by Cindy Regnier
When some workers at our fireworks stand last summer were enjoying it as a treat, I got to wondering about a thing we call beef jerky. Who got that brilliant idea to dry and preserve meat long before refrigerators were invented? Turns out, there are about as many stories of its invention as there are countries that make it. Regardless of where it actually originated, it’s still an important way to preserve, make portable and enjoy meat.
Apparently humans have been making jerky about as long as they’ve been raising domestic meat, or even before that. There’s good reason people began doing this. It preserved meat that would otherwise spoil long before it was eaten and provided a good source of protein, especially during times when fresh meat might have been scarce.
Most sources I located agree that early variations of the dried meat can be traced back to ancient Egyptians. Archeological records show that this form of preserved food is often found in ancient tombs, some of which actually remained intact.
The jerky we are familiar with today probably started with the indigenous societies around present day Peru. Called Ch’arki, in this area, the word literally translates as “burnt meat.” Sounds yummy, huh? These Andean people dried meat in the hot sun then froze it during cold nights, an ideal high-altitude climate for this process. It was usually prepared with the bones still intact and made from such animals as llamas and alpacas. The earliest records of ch’arki, date back to the early 1550s.
Early Native American tribes made a version of beef jerky too, though in a slightly different form. They combined mixed berries, fat, and ground meat to make concentrated small cakes. You’ve heard of Pemmican? The combination of fat and dry meat created nutritious food that traveled well and lasted a long time, sustaining them through winter months. Buffalo was the main source for Pemmican, but it was made with wild game as well.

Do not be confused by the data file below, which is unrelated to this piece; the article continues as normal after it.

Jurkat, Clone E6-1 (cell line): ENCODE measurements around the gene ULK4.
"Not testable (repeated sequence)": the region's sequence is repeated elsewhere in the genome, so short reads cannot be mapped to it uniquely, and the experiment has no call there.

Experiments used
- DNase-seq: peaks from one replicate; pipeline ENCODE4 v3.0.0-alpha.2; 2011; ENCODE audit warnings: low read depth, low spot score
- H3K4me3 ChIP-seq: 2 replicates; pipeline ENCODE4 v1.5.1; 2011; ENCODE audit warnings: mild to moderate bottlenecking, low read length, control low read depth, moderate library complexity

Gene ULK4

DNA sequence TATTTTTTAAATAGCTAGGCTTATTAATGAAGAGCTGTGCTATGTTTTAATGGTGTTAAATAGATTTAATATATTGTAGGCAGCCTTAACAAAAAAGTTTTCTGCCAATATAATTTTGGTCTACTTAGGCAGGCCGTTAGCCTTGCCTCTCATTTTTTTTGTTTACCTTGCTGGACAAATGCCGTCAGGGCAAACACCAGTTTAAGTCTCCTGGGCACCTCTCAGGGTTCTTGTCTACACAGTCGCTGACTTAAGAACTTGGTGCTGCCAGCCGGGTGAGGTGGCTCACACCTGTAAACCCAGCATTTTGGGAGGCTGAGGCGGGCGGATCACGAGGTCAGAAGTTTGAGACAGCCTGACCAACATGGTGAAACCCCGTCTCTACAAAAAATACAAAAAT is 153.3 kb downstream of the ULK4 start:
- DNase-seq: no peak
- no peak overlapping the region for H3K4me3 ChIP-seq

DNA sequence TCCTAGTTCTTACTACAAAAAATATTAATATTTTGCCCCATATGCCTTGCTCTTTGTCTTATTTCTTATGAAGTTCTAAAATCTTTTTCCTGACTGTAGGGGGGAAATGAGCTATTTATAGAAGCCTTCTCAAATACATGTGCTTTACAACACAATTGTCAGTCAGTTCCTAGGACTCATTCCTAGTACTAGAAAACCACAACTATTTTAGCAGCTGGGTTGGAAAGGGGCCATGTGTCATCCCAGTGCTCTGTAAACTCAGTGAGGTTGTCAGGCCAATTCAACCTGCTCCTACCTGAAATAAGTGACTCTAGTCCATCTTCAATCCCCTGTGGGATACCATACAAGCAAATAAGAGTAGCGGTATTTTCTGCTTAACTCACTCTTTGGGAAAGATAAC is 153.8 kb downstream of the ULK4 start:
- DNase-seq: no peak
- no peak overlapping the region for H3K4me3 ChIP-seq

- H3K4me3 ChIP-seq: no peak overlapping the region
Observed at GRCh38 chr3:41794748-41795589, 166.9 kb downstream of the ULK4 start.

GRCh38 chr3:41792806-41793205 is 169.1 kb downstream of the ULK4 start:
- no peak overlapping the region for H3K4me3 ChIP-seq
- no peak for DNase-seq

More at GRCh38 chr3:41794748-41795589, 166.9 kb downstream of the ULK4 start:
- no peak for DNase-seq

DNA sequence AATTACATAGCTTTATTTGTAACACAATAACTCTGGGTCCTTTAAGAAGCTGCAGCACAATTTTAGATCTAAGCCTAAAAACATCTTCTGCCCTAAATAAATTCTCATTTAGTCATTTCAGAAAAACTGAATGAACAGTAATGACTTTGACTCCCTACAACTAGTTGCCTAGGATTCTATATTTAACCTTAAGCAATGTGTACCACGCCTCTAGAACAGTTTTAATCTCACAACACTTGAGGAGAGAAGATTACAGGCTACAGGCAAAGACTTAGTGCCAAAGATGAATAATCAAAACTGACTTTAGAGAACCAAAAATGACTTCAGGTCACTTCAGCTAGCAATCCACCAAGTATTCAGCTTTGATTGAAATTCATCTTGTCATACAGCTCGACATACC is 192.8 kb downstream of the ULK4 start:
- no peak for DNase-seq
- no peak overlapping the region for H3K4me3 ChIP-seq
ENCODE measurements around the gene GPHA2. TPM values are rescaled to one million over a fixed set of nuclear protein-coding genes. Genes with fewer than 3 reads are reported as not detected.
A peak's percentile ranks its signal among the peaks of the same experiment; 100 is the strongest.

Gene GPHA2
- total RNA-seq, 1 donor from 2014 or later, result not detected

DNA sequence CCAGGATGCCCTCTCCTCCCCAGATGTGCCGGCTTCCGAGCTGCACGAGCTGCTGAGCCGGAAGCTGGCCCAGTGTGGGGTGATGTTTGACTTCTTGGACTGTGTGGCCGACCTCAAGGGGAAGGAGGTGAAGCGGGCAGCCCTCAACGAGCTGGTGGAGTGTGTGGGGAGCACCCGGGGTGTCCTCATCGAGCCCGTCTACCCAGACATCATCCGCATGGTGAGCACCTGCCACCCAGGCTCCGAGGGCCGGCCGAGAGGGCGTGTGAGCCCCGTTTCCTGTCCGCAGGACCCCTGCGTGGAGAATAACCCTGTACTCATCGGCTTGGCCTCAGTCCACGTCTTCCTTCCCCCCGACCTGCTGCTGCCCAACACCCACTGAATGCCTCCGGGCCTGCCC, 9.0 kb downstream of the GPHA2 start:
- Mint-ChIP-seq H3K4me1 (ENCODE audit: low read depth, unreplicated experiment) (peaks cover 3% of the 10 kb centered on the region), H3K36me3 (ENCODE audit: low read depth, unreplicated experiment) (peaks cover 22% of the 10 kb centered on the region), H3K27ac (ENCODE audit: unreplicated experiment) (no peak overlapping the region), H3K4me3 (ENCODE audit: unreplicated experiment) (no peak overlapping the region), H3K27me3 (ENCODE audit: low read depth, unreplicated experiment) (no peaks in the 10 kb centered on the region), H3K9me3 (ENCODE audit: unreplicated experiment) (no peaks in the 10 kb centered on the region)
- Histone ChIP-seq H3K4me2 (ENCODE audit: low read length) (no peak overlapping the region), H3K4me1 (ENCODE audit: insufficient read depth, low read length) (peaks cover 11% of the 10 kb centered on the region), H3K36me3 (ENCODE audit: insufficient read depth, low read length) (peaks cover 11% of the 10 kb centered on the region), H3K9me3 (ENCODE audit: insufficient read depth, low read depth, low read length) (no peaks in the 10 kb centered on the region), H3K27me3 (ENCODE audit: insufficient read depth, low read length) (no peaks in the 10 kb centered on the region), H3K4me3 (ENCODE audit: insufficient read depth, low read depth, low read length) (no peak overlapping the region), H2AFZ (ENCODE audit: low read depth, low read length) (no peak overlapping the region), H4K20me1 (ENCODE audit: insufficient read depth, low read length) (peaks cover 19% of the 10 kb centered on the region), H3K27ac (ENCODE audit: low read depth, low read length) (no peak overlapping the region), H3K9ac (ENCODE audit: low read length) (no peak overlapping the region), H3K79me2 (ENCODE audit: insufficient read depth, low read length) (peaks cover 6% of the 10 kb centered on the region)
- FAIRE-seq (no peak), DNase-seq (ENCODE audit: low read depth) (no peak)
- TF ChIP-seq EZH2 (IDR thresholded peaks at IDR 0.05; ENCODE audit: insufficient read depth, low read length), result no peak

As anyone who’s watched a western movie or read a Louis L’Amour book knows, cowboys carried jerky or salted beef when they were moving cattle. The cowboys prepared the beef jerky through a variety of techniques that included sun-drying, smoking, and salting. They would slaughter the animal—cattle, bison, deer, elk, or antelope—and strip or jerk the meat.And there you have it. Next time you buy a package of jerky, or maybe even make your own, give a thought to its importance in our history and credit some ancient Egyptian or Andean for this remarkable product.
What about you? Do you enjoy this popular Americanized snack? I hear it’s actually pretty healthy. Has anybody ever made their own jerky? I’d love to hear how it went.
Scribbling in notebooks has been a habit of Cindy Regnier since she was old enough to hold a pencil. Born and raised in Kansas, she writes stories of historical Kansas, especially the Flint Hills area. Her experiences with the Flint Hills setting, her love for history, farming and animals, along with her interest in genealogical research give her the background and passion to write heart-fluttering historical romance